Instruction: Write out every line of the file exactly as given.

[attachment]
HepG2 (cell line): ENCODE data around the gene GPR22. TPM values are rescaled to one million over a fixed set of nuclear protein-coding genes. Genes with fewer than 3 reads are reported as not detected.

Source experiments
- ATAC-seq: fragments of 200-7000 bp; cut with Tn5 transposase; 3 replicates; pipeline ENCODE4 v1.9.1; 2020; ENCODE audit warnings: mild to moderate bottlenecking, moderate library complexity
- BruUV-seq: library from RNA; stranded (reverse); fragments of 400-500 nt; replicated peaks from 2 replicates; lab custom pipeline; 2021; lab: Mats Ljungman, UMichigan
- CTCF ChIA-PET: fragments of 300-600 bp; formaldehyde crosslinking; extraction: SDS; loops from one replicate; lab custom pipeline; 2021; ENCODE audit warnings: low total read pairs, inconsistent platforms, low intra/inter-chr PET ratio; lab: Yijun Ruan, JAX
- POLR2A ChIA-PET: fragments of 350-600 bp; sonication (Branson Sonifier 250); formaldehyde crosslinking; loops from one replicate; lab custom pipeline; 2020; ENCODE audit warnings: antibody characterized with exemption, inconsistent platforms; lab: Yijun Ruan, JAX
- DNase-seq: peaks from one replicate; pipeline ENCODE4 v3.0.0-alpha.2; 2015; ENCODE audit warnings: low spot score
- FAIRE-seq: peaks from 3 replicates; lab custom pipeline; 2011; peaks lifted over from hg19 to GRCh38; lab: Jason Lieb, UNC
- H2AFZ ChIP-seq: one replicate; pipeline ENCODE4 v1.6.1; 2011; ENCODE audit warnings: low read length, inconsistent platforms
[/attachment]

HepG2 (cell line): ENCODE data around the gene GPR22. TPM values are rescaled to one million over a fixed set of nuclear protein-coding genes. Genes with fewer than 3 reads are reported as not detected.

Source experiments
- ATAC-seq: fragments of 200-7000 bp; cut with Tn5 transposase; 3 replicates; pipeline ENCODE4 v1.9.1; 2020; ENCODE audit warnings: mild to moderate bottlenecking, moderate library complexity
- BruUV-seq: library from RNA; stranded (reverse); fragments of 400-500 nt; replicated peaks from 2 replicates; lab custom pipeline; 2021; lab: Mats Ljungman, UMichigan
- CTCF ChIA-PET: fragments of 300-600 bp; formaldehyde crosslinking; extraction: SDS; loops from one replicate; lab custom pipeline; 2021; ENCODE audit warnings: low total read pairs, inconsistent platforms, low intra/inter-chr PET ratio; lab: Yijun Ruan, JAX
- POLR2A ChIA-PET: fragments of 350-600 bp; sonication (Branson Sonifier 250); formaldehyde crosslinking; loops from one replicate; lab custom pipeline; 2020; ENCODE audit warnings: antibody characterized with exemption, inconsistent platforms; lab: Yijun Ruan, JAX
- DNase-seq: peaks from one replicate; pipeline ENCODE4 v3.0.0-alpha.2; 2015; ENCODE audit warnings: low spot score
- FAIRE-seq: peaks from 3 replicates; lab custom pipeline; 2011; peaks lifted over from hg19 to GRCh38; lab: Jason Lieb, UNC
- H2AFZ ChIP-seq: one replicate; pipeline ENCODE4 v1.6.1; 2011; ENCODE audit warnings: low read length, inconsistent platforms